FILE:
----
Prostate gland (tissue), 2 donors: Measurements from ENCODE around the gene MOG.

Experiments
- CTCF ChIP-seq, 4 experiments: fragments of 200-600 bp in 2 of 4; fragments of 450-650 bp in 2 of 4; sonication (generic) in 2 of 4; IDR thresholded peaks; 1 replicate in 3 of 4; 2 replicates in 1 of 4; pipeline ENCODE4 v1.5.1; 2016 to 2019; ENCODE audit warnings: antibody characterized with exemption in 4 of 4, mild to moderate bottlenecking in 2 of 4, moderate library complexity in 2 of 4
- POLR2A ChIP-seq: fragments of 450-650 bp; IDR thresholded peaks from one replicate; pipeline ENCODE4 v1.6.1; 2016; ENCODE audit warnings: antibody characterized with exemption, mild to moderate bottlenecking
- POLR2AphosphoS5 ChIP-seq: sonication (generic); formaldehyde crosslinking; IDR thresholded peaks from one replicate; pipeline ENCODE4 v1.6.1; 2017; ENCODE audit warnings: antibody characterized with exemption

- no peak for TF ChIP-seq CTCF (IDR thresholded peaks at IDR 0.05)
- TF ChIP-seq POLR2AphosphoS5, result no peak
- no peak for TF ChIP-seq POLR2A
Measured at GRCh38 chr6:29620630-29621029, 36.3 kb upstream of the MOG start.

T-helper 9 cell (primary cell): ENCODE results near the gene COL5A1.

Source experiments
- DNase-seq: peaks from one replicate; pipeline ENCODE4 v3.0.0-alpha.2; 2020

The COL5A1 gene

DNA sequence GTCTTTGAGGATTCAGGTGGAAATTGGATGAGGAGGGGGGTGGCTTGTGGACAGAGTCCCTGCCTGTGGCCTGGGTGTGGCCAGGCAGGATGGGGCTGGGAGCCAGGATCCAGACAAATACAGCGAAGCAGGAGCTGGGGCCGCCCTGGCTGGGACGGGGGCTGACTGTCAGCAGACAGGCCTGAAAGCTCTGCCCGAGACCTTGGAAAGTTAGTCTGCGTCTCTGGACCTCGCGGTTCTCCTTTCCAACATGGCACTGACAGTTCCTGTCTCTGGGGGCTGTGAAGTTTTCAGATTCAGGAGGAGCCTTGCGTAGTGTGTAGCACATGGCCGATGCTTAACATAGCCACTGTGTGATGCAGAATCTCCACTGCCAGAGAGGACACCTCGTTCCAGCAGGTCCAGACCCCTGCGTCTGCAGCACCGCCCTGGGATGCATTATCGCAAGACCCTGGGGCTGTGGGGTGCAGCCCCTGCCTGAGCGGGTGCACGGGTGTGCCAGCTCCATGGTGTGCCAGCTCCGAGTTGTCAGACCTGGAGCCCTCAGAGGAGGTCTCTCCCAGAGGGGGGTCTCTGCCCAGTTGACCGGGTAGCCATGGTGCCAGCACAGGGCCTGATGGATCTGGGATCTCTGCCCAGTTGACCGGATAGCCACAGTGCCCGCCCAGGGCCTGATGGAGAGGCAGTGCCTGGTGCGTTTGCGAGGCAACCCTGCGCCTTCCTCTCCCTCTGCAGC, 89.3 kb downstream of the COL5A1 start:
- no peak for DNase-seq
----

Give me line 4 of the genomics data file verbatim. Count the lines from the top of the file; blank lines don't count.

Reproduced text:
- POLR2A ChIP-seq: fragments of 450-650 bp; IDR thresholded peaks from one replicate; pipeline ENCODE4 v1.6.1; 2016; ENCODE audit warnings: antibody characterized with exemption, mild to moderate bottlenecking